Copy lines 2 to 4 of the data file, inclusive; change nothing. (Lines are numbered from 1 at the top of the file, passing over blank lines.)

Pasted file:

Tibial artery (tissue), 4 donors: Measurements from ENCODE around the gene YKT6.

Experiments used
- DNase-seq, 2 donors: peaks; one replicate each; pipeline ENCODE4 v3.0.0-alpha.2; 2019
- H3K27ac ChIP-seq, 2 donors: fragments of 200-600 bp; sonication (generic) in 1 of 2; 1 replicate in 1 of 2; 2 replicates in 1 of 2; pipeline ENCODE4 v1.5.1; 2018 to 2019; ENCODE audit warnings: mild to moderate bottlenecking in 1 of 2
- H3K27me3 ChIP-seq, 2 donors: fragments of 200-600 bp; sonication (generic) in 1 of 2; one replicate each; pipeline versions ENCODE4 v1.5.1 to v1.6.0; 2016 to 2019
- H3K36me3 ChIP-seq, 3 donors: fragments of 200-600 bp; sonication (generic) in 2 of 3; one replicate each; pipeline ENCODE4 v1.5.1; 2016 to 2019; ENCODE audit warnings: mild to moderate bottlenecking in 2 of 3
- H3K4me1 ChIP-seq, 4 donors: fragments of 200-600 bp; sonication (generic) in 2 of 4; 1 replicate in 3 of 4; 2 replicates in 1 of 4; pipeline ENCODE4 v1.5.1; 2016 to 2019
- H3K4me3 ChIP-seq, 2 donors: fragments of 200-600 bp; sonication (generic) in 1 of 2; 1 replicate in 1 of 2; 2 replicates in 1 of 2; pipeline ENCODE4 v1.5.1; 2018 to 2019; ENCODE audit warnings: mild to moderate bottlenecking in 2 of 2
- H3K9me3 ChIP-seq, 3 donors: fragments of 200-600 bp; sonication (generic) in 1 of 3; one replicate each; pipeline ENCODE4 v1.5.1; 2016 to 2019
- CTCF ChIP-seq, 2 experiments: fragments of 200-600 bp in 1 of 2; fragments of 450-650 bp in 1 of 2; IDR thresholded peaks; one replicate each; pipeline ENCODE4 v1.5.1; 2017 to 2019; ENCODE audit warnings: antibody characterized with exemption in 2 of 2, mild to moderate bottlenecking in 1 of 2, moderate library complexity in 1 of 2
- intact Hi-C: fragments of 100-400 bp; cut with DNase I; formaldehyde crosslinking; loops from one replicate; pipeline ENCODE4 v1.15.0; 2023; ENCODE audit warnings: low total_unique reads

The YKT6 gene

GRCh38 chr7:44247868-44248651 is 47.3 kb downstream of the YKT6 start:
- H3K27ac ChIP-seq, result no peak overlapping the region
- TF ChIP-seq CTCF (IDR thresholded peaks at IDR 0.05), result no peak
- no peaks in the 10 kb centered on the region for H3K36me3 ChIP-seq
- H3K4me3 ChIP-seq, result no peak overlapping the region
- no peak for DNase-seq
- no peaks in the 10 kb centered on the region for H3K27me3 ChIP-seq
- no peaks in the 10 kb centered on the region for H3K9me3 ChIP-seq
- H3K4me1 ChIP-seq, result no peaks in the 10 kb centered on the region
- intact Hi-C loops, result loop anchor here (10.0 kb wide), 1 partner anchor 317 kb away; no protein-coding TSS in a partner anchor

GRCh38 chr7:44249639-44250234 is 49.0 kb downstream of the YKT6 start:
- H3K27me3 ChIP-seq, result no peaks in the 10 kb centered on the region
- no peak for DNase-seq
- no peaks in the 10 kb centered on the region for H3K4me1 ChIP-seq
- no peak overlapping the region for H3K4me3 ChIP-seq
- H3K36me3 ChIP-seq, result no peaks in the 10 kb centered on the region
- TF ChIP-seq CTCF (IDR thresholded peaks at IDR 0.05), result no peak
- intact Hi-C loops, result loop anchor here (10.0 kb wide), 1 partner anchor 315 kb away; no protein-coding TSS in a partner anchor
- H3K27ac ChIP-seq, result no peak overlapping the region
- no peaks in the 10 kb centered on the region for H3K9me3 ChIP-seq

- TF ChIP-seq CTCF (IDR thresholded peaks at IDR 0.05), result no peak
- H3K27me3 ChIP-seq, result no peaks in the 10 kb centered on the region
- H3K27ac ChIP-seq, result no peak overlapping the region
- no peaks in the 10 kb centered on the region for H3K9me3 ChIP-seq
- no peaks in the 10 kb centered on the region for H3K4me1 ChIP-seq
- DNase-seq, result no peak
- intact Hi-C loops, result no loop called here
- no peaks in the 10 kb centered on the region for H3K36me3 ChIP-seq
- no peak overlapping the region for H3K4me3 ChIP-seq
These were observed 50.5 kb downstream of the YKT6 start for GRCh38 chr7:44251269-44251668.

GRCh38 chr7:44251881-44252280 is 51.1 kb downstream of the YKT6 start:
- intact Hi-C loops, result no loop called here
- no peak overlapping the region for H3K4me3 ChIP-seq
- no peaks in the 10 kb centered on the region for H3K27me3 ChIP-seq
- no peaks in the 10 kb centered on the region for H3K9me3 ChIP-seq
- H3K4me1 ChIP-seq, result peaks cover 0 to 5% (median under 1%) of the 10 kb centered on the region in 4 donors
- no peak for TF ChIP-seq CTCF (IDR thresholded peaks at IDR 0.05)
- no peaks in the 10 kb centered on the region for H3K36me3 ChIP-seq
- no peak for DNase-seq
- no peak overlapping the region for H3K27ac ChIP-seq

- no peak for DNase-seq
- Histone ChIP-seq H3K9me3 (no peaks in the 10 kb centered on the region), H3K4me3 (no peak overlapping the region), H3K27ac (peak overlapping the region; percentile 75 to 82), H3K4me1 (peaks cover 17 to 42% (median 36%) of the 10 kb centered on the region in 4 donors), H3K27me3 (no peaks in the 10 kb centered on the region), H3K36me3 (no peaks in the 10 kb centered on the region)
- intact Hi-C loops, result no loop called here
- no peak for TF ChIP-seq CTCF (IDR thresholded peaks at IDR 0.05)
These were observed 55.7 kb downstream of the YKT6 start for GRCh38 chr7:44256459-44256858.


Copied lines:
Experiments used
- DNase-seq, 2 donors: peaks; one replicate each; pipeline ENCODE4 v3.0.0-alpha.2; 2019
- H3K27ac ChIP-seq, 2 donors: fragments of 200-600 bp; sonication (generic) in 1 of 2; 1 replicate in 1 of 2; 2 replicates in 1 of 2; pipeline ENCODE4 v1.5.1; 2018 to 2019; ENCODE audit warnings: mild to moderate bottlenecking in 1 of 2